Everyone knows a proper pre-sell page can make or break a campaign. Landing pages convince your customers to take action. Your average affiliate marketer will split-test headlines, images, and the sales copy to improve his or her pages. All that activity isn’t useful, however, if you can’t judge which one’s the real winner.
I was talking to a friend of mine who has been in the industry for years. He was asking me for tips on how to improve his landing page click-through rate (LP CTR). I told him that the metric doesn’t really matter. I’ve seen countless forum posts talking about LP CTR when evaluating a landing page, and yet affiliates rarely get it right.
Let me explain what the LP CTR is.
People see your ad and land on your pre-sell page (landing page). A percentage of them will click through to the offer page from your landing page.
Here is how you can calculate the number.
Take the number of clicks your traffic source shows. Let’s say it was 500. Now take the number of clicks your affiliate network shows for the offer. Let’s say you had 200 clicks. Divide network clicks by traffic sources clicks. It’s 200/500 in this case. This means 40% of the people click through on your page.
Here’s the error that most affiliate marketers make: they judge how effective a landing page is by the LP CTR, when it’s just part of the equation. I’ve heard people say, “My landing page sucks! It only has an LP CTR of 20%.”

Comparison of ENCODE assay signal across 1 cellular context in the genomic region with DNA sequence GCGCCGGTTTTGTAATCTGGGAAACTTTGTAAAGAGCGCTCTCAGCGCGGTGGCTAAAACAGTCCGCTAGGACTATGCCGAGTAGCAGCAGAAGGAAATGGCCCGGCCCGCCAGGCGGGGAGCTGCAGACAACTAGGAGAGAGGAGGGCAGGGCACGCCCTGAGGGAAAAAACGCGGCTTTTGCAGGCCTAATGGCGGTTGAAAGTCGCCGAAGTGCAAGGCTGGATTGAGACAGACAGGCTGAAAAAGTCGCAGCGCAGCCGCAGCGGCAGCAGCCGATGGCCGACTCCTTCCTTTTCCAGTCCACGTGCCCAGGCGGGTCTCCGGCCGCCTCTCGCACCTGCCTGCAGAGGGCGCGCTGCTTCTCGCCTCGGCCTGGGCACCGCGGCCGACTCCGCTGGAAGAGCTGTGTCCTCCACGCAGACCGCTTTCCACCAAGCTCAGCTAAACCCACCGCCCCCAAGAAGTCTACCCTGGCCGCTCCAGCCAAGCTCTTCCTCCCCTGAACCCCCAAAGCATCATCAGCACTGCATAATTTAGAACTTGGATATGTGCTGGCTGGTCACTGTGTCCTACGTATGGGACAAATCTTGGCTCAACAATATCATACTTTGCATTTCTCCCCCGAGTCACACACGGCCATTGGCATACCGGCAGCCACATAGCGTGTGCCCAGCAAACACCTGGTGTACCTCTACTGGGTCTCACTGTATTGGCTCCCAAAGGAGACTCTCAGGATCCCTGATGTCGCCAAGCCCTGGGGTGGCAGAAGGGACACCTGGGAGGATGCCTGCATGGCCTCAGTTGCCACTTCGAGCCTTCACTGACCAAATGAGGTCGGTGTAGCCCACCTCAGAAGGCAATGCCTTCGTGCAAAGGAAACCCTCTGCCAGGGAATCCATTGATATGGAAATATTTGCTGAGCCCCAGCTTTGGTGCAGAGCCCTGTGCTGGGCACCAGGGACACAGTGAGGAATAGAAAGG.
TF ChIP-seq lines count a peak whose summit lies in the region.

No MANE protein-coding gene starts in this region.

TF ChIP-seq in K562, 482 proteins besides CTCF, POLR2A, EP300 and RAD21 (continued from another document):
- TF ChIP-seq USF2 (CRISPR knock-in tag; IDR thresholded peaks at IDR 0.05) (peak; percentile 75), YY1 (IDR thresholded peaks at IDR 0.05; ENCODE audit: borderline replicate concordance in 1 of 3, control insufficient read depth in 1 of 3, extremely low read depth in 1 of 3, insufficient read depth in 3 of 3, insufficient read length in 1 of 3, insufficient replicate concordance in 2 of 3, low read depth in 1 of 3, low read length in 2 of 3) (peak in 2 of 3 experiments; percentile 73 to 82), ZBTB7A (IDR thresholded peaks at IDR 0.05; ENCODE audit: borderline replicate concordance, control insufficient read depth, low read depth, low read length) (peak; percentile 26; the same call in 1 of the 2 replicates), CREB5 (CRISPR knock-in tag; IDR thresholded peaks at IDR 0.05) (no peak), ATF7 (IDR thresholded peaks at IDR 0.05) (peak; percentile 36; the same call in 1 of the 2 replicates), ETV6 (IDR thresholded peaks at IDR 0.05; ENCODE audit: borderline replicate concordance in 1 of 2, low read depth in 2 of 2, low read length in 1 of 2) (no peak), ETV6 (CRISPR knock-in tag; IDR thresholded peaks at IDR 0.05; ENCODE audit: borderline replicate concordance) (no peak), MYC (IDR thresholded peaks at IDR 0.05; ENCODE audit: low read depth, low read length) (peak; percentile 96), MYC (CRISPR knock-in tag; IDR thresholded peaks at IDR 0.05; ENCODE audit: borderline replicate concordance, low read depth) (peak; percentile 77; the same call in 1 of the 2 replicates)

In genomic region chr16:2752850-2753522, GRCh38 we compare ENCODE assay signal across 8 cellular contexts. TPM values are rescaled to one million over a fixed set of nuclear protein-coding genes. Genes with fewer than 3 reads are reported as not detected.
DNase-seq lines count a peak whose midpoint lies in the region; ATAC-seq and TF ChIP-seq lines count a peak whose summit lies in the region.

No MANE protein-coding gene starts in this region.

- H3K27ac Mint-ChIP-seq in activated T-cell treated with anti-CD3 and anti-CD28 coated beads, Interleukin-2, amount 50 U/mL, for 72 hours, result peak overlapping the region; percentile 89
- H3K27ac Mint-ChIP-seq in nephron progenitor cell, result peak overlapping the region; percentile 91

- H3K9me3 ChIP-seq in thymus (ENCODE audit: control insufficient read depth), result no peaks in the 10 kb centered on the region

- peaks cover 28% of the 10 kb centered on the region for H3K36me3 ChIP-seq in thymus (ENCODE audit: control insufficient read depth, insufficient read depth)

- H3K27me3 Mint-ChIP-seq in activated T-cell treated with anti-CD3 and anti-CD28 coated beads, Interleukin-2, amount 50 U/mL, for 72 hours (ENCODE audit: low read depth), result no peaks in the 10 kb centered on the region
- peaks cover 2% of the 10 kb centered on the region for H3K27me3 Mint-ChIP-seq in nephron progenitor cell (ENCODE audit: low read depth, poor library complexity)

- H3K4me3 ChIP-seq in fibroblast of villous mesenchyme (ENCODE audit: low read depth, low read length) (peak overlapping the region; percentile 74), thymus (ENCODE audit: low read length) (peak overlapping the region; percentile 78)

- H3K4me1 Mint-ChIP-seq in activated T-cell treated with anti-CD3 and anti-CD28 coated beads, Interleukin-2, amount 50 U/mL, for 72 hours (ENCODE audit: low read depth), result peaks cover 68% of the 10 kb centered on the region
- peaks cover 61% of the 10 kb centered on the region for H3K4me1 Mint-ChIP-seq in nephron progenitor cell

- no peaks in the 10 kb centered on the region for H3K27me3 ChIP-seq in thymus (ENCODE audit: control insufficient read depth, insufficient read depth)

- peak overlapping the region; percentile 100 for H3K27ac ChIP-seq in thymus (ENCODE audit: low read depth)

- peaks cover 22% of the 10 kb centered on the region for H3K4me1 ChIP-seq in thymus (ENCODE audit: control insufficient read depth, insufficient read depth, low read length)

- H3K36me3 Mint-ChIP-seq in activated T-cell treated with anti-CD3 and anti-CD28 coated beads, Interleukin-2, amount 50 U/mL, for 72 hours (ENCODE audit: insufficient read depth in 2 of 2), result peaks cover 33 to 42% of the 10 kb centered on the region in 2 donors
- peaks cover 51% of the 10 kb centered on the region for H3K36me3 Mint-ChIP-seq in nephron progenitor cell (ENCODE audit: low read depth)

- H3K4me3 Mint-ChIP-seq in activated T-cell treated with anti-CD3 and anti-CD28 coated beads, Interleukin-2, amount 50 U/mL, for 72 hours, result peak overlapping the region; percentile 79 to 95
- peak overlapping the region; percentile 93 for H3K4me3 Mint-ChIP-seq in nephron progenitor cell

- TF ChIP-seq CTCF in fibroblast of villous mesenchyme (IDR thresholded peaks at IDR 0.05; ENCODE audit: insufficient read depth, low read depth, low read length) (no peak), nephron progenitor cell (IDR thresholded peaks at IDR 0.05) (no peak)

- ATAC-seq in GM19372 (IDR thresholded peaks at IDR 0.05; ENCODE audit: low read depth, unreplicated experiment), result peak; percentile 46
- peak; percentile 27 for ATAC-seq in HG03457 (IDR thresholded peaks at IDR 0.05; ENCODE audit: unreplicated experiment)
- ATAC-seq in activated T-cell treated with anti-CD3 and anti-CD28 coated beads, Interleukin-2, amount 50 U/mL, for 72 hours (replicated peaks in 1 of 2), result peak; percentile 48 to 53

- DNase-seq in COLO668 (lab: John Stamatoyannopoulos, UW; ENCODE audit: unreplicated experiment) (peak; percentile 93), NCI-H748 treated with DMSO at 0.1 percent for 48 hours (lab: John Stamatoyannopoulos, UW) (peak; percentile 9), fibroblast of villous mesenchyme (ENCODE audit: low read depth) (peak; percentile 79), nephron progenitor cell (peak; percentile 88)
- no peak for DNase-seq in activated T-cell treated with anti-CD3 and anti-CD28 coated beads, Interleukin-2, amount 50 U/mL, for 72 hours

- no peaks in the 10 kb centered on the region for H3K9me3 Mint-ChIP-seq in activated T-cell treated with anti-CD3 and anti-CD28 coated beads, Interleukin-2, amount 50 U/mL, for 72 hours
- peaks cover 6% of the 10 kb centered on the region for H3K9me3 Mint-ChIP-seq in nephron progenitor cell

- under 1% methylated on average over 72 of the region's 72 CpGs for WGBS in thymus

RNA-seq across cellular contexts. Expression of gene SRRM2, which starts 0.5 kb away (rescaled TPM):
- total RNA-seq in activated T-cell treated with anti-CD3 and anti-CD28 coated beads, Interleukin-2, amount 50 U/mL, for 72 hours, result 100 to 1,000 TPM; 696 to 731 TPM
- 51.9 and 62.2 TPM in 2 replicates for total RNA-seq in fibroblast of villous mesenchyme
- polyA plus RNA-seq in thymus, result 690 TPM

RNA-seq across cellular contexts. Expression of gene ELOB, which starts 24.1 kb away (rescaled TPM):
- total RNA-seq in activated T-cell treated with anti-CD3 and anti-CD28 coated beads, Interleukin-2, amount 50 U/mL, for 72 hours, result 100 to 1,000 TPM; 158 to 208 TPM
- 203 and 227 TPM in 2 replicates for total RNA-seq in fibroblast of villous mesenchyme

It doesn’t matter how many people see the offer page. What matters is how many people convert. A landing page CTR of 70% is not good if it results in low conversion rates.
An extreme example of this is those “guru” sales letters that try to sell “make money online” courses. I remember seeing them years ago and thinking to myself, “Who has time to read all this? Wouldn’t they make more money if they kept it shorter so more people could click to the offer page?”
Well, the sales letters are long for a reason. They make more money because of the increase in conversion rates.
What is the proper way to judge a landing page? It’s simple: split-test the landing page to see which version brings more revenue. The total revenue will account for the LP CTR and the conversion rate. Here is an example:
Now you know that getting users to convert is more important than getting them to simply click through. The next question you might be pondering is: how do you increase your landing page conversion rates? Here are 5 simple things I do on each landing page that you can too:
Pre-qualify your visitors. The 3-questions dating landing page is a popular example. When people have to put in a little work, it makes them want the reward more.
Call them out. An example of this is “You are the Lucky Winner Today from Atlanta, GA”, where Atlanta is a script that looks up their location.
Use social proof – as seen on TV, as seen on…, etc.
Use testimonials – “I lost 10 pounds with this!” with before/after pictures of Bob.
Add urgency. If an offer’s going to disappear, e.g, a warning that offer expires in 1 minute, people will want it more.
Your landing page click-through rate is important, but it shouldn’t be the metric by which you judge your landing pages. A much better way to measure the effectiveness of your landing pages is simply split-test them to see what the total revenue is for each.
The revenue takes into account the LP CTR and the conversion rate.